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Consolidated FDI policy 2017 – Implications on pharmaceuticals and healthcare sector

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Rabindra Jhunjhunwala, Partner, Khaitan & Co and Sameer Sah, Associate Partner, Khaitan & Co share their insights on various aspects of the consolidated FDI policy 2017 and the impact of the life sciences sector

Rabindra Jhunjhunwala

Ever since the government introduced the concept of the Consolidated Foreign Direct Investment policy circular (the Consolidated FDI Policy), it has been one of the most sought-after documents expressing government policy. Not only does it have far-reaching ramifications on the inflow of foreign direct investment in India, it also represents an effort by the administration to gradually simplify and promote ease of reviewing and understanding regulations relating to doing business in India. Initial versions of the Consolidated FDI policy were released in two parts, one in April and  the other in October with a sunset period of six months. Gradually, the government has done away with the concept of introducing two such circulars in a year, and now the government introduces only one such circular. The timing of course has become slightly stretched from April as is usual, to August in 2017. The latest version of the Consolidated FDI Policy was issued on August 28, 2017. This version consolidates all the changes that have taken place on the FDI policy by way of press notes, standard operating procedures,  etc., over the last one year or so.

Pharmaceuticals and healthcare Sector

Sameer Sah

Specifically, for the pharma  and healthcare sector, the Consolidated FDI Policy essentially consolidates the various pronouncements over the last 12 months and as such does not create new stipulations. Some of the relevant changes from the last version of the FDI policy are highlighted below:

  1. FDI up to 74 per cent permitted under automatic route: Under the erstwhile FDI policy, FDI in brownfield pharma investment proposals required prior government approval. However, in June 2016, the government had relaxed this requirement to specify that FDI was permitted under the automatic route without any government approval up to 74 per cent, and for investment being 74 per cent and above, government approval would be required. This change from June 2016 has been included into the Consolidated FDI policy.
  2. Non-compete restrictions: Despite the relaxation described in point 1 above, an investor should be mindful that the much debated non-compete restrictions will still continue to apply to all foreign investments, except of course where prior approval from the government is obtained based on ‘special circumstances.’
  3. Conditionalities: Additionally, conditions which were typically imposed by the government through the approval process (namely, maintenance of production levels of essential medicines, R&D expenses on essential medicines, etc.) will nevertheless continue to apply to all brownfield investment proposals notwithstanding the relaxation mentioned in point 1 above, and will be enforced on a self-declaration basis.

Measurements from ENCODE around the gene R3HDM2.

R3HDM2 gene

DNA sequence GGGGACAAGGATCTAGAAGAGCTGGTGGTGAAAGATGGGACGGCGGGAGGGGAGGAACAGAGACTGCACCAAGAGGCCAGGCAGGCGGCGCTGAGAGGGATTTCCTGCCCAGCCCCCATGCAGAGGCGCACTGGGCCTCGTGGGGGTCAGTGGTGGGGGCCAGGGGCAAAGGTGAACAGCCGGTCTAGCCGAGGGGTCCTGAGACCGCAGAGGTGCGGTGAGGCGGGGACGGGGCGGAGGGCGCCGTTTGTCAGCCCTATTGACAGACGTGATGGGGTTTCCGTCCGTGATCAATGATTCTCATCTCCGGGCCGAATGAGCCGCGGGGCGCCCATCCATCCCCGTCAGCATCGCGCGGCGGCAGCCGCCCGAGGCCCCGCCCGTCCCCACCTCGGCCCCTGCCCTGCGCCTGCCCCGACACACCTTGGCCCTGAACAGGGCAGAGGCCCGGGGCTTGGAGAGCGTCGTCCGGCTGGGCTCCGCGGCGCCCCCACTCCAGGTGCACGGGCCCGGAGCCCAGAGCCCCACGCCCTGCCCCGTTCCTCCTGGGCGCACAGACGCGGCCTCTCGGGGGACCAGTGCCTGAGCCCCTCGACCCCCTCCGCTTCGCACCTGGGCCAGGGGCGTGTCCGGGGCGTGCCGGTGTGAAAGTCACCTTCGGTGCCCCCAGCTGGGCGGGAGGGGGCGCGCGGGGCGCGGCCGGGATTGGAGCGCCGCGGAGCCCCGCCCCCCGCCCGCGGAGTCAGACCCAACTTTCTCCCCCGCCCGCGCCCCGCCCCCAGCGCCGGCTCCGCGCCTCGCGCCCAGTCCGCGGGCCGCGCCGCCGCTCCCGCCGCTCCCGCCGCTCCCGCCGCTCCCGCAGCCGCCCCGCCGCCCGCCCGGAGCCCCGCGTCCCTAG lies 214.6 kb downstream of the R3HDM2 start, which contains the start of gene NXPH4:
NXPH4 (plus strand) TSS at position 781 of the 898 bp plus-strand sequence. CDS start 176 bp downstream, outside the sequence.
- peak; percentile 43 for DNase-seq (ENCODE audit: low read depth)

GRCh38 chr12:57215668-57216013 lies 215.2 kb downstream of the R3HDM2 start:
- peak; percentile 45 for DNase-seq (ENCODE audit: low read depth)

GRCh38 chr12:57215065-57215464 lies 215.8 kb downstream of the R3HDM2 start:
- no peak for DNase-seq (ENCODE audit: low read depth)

4. Asset transfers: It is debatable whether asset transfers/ business transfers involving a purchaser being an Indian company having more than 74 per cent FDI would be transactions that required prior government approval. Based on the past practice of the government, and the policy stance adopted by the government, one would lean in favour of classifying such transactions as approval route transactions.
  5. Additional FDI in the same entity: The erstwhile FDI policy had clarified that if approval had been obtained for a particular foreign ownership percentage or for fresh investments into a wholly- owned subsidiary, in that situation prior approval would not be required for additional investments provided the foreign equity percentage is maintained. However, the latest version of the Consolidated FDI policy has clarified that the additional investment that can be brought in without prior approval would be capped at a cumulative aggregate amount of Rs 5000 crores. Above this amount, prior approval will have to be sought. Therefore, for MNC wholly-owned subsidiaries in India, it would be relevant to assess what is the additional FDI brought into the company post the last round of approvals before raising any future funds from shareholders by way of FDI.
  6. Process for government approval: As a part of the budget speech for 2017-18, the  Finance Minister had announced that the FIPB would be abolished. This was done in June 2017 and certain standard operating procedures were published to clarify how such matters would be dealt with going forward. The details of the standard operating procedure, to the extent relevant, have been incorporated into the Consolidated FDI policy. Specifically, for the pharma sector, the approval would now be given by the Department of Pharmaceuticals, which is a part of the Ministry of Chemicals and Fertilisers. The process will be managed by this department along with the Department of Industrial Policy and Promotion which is a part of the Ministry of Commerce and Industry.

There are additional generic changes to the Consolidated FDI Policy which may also have relevance to the healthcare and pharma sectors. These include, reference to permissibility of deferred consideration structures in transactions, relaxations pertaining to FDI in start-ups, permissibility to capitalise pre-incorporation expenses, etc.

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